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(Royal Netherlands Navy)
155.30m / 16m / 6.22m
10 x Bofors 5.9"/15cm guns
8 x 40mm AA guns
8 x 50 cal MG
2 x Fokker C-11W floatplanes
RAN February 15, 1942
Kevin Denlay 2002
On December 4, 1928 participates in fleet review at Yokohama. On May 20, 1937 participates in fleet review at Spithead.
In 1937, modernized at Naval Dockyard in Den Helder, Holland. The modifications include adding an AA-battery of 4 double Bofors 40 mm-guns, replacing the fire control system with a new Hazemeyer set and shortening the masts. On January 3, 1938 recomissioned and deployed to Gibraltar Strait to escort Dutch ships. On May 4, departs via the Suez Canal for the Dutch East Indies (Indonesia).
During April 1940, Java and De Ruyter, the supplyship Zuiderkruis and two divisions of submarines are on stand-by in the Java sea after rumours about a Japanese fleetconcentration near Formosa, that proves to be untrue. On April 27, 1940 Captain Ph.B.M. Van Straelen RNN takes command.
Next on January 18, 1941 Java makes here first convoy trip from the Ajoe archipelago with the Brastagi (9247 tons), Kota Nopan (7332 gross tons), Kota Baroe (7281 gt) and Kota Tjandi (7295 gt), but the convoy was dissolved on January 23 at 03.00 S, 161.25 E.
During March, while Java is being refit, it participates in a search for the Admiral Scheer rumored to be operating in the Indian Ocean, but nothing was found. On April 23, Java leaves Suva with two merchants, bound for Brisbane, Australia.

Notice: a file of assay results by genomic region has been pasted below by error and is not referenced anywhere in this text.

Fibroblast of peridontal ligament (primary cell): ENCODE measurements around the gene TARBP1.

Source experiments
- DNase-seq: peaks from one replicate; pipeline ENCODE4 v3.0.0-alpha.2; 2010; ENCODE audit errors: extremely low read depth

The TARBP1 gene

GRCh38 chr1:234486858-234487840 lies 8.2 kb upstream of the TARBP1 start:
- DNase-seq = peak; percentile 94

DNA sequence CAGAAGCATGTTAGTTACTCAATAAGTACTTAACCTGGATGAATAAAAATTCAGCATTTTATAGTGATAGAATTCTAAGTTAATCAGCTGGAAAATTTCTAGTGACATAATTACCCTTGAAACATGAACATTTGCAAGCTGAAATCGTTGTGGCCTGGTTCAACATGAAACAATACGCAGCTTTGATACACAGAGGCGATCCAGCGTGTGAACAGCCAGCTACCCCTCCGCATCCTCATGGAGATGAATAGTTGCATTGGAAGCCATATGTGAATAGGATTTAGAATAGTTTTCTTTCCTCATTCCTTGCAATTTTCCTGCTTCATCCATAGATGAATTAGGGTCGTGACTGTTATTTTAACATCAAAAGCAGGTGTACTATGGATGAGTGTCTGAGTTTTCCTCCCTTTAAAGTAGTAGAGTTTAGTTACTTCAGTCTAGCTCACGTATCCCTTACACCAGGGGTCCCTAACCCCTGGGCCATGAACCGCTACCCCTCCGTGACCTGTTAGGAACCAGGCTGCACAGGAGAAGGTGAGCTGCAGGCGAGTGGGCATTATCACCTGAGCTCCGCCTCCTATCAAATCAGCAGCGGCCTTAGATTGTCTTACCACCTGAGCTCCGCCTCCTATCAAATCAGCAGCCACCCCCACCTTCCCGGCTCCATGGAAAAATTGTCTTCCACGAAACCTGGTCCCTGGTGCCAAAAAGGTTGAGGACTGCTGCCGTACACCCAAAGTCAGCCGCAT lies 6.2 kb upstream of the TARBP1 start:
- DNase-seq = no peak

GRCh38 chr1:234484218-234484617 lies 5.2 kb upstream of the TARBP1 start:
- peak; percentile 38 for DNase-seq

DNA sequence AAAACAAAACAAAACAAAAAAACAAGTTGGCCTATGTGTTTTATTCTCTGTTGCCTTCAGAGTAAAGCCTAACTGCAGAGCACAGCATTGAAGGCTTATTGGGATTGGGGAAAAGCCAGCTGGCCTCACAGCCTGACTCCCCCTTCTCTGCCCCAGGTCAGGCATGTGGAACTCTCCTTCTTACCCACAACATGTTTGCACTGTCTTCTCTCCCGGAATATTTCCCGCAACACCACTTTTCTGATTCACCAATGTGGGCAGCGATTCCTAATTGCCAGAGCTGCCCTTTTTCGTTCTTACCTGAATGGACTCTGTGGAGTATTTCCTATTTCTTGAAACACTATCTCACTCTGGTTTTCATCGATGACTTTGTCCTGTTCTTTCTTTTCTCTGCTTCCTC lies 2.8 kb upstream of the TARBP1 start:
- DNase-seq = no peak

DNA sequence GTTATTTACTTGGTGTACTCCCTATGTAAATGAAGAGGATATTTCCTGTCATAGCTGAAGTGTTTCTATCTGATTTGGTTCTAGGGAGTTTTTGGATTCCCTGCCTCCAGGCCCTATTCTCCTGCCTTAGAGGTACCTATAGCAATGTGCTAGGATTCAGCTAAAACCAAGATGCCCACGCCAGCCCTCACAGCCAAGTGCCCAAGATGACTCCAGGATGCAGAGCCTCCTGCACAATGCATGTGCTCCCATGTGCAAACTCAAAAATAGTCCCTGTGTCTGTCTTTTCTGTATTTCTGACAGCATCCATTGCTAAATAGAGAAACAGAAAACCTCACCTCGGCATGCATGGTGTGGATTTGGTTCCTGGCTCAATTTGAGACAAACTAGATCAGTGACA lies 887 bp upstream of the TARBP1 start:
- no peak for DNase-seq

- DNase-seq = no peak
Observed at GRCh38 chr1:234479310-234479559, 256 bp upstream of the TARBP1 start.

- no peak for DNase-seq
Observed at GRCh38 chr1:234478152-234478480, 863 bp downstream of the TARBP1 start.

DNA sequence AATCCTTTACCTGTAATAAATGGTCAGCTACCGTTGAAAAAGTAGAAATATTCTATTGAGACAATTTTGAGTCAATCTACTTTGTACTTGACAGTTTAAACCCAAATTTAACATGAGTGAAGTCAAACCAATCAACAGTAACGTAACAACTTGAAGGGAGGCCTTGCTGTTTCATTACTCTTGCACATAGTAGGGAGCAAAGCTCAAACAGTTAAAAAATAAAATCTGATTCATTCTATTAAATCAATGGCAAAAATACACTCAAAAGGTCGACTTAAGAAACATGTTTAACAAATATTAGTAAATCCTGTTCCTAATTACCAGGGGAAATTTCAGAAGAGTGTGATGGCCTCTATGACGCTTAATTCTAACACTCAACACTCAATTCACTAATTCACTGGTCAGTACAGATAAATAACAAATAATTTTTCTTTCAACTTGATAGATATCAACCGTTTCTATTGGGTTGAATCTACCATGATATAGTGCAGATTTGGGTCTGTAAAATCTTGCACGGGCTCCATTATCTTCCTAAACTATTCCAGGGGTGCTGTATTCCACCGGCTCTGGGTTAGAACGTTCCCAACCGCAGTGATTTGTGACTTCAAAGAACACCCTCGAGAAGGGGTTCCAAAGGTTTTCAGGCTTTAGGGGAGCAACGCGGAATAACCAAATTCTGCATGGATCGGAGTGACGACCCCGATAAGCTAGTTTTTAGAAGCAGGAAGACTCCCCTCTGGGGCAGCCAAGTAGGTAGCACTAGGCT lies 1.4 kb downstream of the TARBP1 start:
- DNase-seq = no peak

In July, rendez-vous in Torres Strait with the passengership Jagersfontein (10083 gt), which has a contingent of American aviators on board bound for China AVG "Flying Tigers" and escorts the ship to Java.
During November, Java is on escort duty between Suva and Soerabaja
On December 8, when the Netherlands declares war on Japan, Java was enroute to Singapore where she was to operate under command of the Royal Navy under Admiral Layton. The Java is part of most convoys bound for Singapore until early February, but also makes a trip to Cocos Island.
December 12, Java departs Singapore to rendez-vous with convoy SM 1 (3 British, 1 Greek and 2 American ships). She escorts it from December 13 - 15, with the Dutch destroyer Evertsen, the Australian armed merchant cruiser Kanimbla, and the British destroyers HMS Encounter, HMS Stronghold and HMS Tenedos.
On December 31, Java is part of the escort for convoy BM 9B, but has to abort due to propellor damage.
On January 18, 1942 Java and the destroyers Evertsen and Van Nes make rendez-vous with convoy MS-2, which consisted of ocean liner HMS Aquitania and HMAS Canberra as escorts bound for Singapore. The convoy arrives in Ratai Bay on Sumatra where the troops transfer to six smaller Dutch KPM-steamers and one small British ship. This convoy then leaves for Singapore (now designated MS 2A) where it arrives safely on January 24 with Java escorting.
Next on January 26, a report came in about a Japanese concentration of ships off western Borneo, near Api passage. Admiral Helfrich orders the cruisers Java and Tromp with destroyers Banckert and Piet Hein to intercept and destroy this convoy. Later reports show the convoy is only one freighter and numerous very small vessels, after which the Dutch ships retreat.